A number of mobile communications networks may be positioned throughout a geographic region. Each network contains their own base stations and mobile switching centers providing for intra-network communication, and a connection to the PSTN 16. The various networks throughout a region preferably also provide for inter-network communication. Thereby, a user subscribing to communication service through a first network may contact another user subscribing through a separate network and being physically located within that separate network. The networks are linked together and provide for determining where each user is physically located and routing calls through the appropriate networks for accessing the users. In this illustration, the mobile communications device 10 is a cellular telephone operating in accordance with ANSI-41/ANSI-136.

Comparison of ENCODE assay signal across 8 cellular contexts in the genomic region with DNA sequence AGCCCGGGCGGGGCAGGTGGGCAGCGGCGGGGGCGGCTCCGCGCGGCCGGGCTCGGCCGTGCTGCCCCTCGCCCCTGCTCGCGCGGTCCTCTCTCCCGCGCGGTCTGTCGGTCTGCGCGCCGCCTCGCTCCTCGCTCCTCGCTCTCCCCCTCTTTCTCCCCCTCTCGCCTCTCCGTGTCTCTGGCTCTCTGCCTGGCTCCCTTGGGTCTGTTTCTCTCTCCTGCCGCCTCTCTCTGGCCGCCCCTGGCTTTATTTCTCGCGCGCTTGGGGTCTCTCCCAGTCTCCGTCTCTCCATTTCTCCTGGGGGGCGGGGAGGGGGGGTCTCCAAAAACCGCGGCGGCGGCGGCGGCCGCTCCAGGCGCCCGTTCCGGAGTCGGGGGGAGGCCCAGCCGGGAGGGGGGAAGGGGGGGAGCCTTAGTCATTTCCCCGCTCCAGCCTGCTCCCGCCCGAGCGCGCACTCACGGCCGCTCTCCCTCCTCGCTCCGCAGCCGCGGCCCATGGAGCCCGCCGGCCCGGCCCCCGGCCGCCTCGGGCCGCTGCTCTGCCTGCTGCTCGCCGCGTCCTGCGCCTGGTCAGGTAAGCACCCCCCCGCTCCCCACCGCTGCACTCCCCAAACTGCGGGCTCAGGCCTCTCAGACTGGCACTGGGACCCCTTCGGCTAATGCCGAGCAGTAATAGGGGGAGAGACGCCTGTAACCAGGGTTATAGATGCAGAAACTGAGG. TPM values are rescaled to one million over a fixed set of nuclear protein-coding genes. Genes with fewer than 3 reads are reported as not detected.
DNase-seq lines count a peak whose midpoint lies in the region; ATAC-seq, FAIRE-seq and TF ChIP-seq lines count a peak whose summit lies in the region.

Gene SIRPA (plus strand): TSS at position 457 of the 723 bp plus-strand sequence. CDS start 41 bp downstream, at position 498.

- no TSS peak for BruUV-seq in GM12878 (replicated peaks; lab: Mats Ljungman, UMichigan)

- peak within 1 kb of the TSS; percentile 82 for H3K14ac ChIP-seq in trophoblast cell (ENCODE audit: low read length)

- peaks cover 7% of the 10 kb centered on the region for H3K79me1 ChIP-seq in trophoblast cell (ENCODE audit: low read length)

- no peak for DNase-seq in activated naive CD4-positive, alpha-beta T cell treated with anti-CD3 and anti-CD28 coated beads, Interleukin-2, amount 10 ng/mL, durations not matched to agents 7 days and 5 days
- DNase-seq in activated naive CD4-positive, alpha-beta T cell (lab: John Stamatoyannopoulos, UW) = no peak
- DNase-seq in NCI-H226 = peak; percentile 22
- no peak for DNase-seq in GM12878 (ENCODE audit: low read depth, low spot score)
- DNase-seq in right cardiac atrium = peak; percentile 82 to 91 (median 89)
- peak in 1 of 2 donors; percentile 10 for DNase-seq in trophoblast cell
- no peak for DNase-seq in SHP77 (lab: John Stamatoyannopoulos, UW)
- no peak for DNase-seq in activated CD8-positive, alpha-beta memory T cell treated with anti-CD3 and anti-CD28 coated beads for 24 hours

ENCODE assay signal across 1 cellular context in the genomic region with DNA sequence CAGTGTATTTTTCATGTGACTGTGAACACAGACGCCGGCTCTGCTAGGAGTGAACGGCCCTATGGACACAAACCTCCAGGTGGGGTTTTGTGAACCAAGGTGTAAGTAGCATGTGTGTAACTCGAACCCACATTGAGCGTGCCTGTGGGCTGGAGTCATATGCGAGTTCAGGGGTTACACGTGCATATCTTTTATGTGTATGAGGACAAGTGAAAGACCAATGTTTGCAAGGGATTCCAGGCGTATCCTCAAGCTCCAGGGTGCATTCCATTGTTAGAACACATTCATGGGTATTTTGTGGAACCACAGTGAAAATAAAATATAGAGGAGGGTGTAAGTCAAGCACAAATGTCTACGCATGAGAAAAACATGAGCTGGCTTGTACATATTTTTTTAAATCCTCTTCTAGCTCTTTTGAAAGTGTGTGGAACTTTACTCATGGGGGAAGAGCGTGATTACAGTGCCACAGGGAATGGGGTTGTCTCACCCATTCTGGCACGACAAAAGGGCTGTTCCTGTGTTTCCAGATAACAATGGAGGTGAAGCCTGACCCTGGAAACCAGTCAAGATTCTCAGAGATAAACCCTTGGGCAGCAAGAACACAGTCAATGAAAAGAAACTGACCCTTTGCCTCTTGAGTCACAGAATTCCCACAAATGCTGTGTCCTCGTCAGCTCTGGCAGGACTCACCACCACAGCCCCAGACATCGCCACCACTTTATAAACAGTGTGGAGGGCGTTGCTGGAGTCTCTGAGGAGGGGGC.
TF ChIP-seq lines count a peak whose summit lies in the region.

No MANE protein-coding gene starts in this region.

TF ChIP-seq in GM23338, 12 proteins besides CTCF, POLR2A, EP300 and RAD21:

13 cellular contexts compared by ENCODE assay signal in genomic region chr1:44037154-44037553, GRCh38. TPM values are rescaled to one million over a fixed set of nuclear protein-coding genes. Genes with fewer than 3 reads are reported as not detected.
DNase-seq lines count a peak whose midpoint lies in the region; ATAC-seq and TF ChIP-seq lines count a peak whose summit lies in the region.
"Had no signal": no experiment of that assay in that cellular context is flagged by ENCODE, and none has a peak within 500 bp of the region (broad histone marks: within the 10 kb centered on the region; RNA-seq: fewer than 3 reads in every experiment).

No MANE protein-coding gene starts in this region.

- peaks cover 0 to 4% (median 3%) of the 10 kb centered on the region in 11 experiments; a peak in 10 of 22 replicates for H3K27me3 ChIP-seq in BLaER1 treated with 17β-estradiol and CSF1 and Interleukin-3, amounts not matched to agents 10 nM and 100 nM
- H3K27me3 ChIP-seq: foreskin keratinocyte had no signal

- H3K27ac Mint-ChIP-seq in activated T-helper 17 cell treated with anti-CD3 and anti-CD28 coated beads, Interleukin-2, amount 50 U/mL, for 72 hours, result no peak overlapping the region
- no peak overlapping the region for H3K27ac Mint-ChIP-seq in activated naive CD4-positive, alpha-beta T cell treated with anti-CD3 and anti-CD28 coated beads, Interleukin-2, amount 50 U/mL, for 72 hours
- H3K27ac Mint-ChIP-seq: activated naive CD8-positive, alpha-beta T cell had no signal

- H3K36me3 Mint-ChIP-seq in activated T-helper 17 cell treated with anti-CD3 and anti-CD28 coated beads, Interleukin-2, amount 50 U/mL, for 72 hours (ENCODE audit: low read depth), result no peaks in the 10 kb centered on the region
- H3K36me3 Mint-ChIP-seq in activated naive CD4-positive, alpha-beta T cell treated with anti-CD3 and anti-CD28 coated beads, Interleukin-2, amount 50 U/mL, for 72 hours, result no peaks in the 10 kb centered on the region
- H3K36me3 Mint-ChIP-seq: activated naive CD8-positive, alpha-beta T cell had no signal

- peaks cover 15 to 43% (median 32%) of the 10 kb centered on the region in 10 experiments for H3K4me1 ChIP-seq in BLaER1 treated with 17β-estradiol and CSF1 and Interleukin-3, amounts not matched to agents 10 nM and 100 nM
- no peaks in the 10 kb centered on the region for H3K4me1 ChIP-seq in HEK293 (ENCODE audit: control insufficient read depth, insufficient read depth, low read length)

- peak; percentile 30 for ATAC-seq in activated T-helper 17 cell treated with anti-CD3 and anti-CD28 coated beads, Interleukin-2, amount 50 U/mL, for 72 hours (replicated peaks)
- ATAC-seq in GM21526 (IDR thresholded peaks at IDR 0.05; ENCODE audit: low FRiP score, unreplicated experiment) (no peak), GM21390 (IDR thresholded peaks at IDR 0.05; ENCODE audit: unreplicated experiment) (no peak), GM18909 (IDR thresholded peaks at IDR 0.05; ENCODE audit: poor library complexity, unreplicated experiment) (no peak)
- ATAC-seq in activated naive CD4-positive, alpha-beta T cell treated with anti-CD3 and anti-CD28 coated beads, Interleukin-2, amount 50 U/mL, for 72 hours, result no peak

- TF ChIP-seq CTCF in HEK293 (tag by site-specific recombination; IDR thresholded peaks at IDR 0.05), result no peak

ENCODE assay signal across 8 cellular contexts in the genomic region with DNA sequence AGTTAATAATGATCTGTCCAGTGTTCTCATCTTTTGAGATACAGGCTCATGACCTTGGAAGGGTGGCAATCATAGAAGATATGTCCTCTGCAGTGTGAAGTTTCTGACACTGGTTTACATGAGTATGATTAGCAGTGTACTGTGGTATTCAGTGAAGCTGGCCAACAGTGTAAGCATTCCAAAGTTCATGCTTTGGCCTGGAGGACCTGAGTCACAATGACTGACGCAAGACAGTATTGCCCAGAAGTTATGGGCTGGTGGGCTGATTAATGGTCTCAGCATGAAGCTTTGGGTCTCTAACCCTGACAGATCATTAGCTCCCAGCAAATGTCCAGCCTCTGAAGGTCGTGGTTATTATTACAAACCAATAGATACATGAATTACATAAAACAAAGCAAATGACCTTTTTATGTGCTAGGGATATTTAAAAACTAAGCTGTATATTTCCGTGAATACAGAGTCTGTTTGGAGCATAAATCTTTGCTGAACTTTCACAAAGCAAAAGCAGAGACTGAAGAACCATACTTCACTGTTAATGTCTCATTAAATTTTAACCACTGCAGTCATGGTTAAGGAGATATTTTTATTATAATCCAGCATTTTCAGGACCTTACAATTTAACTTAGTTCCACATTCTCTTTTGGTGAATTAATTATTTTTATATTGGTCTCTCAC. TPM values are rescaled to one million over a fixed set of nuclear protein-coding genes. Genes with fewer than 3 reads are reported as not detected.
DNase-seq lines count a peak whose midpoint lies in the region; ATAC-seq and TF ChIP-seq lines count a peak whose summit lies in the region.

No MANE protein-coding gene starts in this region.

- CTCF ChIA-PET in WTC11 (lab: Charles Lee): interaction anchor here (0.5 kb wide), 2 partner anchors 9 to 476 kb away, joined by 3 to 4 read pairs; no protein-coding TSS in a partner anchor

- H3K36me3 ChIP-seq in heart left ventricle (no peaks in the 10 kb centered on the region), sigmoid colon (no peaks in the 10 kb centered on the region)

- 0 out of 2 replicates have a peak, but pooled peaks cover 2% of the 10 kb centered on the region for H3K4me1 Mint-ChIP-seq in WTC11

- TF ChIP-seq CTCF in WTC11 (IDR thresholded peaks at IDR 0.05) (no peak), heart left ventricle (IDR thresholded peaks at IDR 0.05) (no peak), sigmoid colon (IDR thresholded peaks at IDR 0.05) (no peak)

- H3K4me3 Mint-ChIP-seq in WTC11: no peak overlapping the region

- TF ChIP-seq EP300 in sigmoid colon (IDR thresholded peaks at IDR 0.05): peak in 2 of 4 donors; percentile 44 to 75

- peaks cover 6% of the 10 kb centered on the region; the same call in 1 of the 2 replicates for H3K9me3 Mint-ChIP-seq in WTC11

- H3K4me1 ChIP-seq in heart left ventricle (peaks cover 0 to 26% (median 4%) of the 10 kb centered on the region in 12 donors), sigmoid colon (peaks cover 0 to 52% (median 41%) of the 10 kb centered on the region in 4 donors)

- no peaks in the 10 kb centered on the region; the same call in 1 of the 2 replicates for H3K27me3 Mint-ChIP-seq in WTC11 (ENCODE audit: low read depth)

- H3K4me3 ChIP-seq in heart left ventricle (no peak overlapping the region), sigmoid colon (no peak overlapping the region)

Wireless communications devices 10 allow users to receive and transmit signals to the network 9. The devices 10 also include a means for inputting an affirmative response for indicating to the network that a signal has been received. In one embodiment, the device 10 includes a keypad 8 that allows the operator to dial numbers, enter commands, and select options, and a display that allows the operator to see dialed digits, stored information, and call status information. Preferably, the device also includes audio processing circuits providing basic analog audio outputs to a speaker allowing the user to hear transmitted signals and also send audio signals to the network 9. Affirmative actions by the group member may include pushing a key on the keypad 8, talking into the speaker, and other like methods.